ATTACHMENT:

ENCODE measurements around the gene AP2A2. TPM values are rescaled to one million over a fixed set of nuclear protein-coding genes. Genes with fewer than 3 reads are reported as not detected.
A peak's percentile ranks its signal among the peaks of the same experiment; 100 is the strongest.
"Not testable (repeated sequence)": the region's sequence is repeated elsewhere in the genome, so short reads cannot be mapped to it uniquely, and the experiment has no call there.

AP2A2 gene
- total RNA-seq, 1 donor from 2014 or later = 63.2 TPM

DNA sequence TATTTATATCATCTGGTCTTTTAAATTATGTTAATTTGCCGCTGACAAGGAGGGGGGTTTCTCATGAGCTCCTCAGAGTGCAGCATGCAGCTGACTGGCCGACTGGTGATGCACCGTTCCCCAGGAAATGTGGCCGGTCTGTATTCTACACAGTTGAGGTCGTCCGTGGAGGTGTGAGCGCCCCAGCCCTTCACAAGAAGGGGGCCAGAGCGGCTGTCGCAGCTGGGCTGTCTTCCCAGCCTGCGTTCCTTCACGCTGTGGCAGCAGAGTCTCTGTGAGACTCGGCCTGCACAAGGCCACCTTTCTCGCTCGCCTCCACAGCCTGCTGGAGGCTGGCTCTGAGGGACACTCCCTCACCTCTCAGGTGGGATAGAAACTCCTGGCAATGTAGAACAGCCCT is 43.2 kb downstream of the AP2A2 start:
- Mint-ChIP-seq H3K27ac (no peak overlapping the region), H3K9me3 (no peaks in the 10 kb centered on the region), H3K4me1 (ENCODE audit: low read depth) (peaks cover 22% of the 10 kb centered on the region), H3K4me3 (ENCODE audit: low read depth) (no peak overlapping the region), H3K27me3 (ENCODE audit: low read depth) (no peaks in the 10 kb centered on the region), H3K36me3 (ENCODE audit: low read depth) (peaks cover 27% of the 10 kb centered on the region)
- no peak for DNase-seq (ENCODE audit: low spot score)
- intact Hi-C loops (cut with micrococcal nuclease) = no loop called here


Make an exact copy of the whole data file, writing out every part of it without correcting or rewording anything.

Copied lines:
ENCODE measurements around the gene AP2A2. TPM values are rescaled to one million over a fixed set of nuclear protein-coding genes. Genes with fewer than 3 reads are reported as not detected.
A peak's percentile ranks its signal among the peaks of the same experiment; 100 is the strongest.
"Not testable (repeated sequence)": the region's sequence is repeated elsewhere in the genome, so short reads cannot be mapped to it uniquely, and the experiment has no call there.

AP2A2 gene
- total RNA-seq, 1 donor from 2014 or later = 63.2 TPM

DNA sequence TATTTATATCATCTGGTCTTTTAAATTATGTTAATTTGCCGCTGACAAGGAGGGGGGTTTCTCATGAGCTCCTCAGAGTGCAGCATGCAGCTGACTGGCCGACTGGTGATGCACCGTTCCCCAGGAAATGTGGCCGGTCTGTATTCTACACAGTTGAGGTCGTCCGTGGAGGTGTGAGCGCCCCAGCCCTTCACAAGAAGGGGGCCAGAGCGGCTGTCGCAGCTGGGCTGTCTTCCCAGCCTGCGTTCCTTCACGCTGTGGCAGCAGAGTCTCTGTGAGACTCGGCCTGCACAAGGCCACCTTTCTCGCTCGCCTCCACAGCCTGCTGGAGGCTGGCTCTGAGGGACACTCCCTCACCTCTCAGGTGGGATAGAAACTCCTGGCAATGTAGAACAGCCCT is 43.2 kb downstream of the AP2A2 start:
- Mint-ChIP-seq H3K27ac (no peak overlapping the region), H3K9me3 (no peaks in the 10 kb centered on the region), H3K4me1 (ENCODE audit: low read depth) (peaks cover 22% of the 10 kb centered on the region), H3K4me3 (ENCODE audit: low read depth) (no peak overlapping the region), H3K27me3 (ENCODE audit: low read depth) (no peaks in the 10 kb centered on the region), H3K36me3 (ENCODE audit: low read depth) (peaks cover 27% of the 10 kb centered on the region)
- no peak for DNase-seq (ENCODE audit: low spot score)
- intact Hi-C loops (cut with micrococcal nuclease) = no loop called here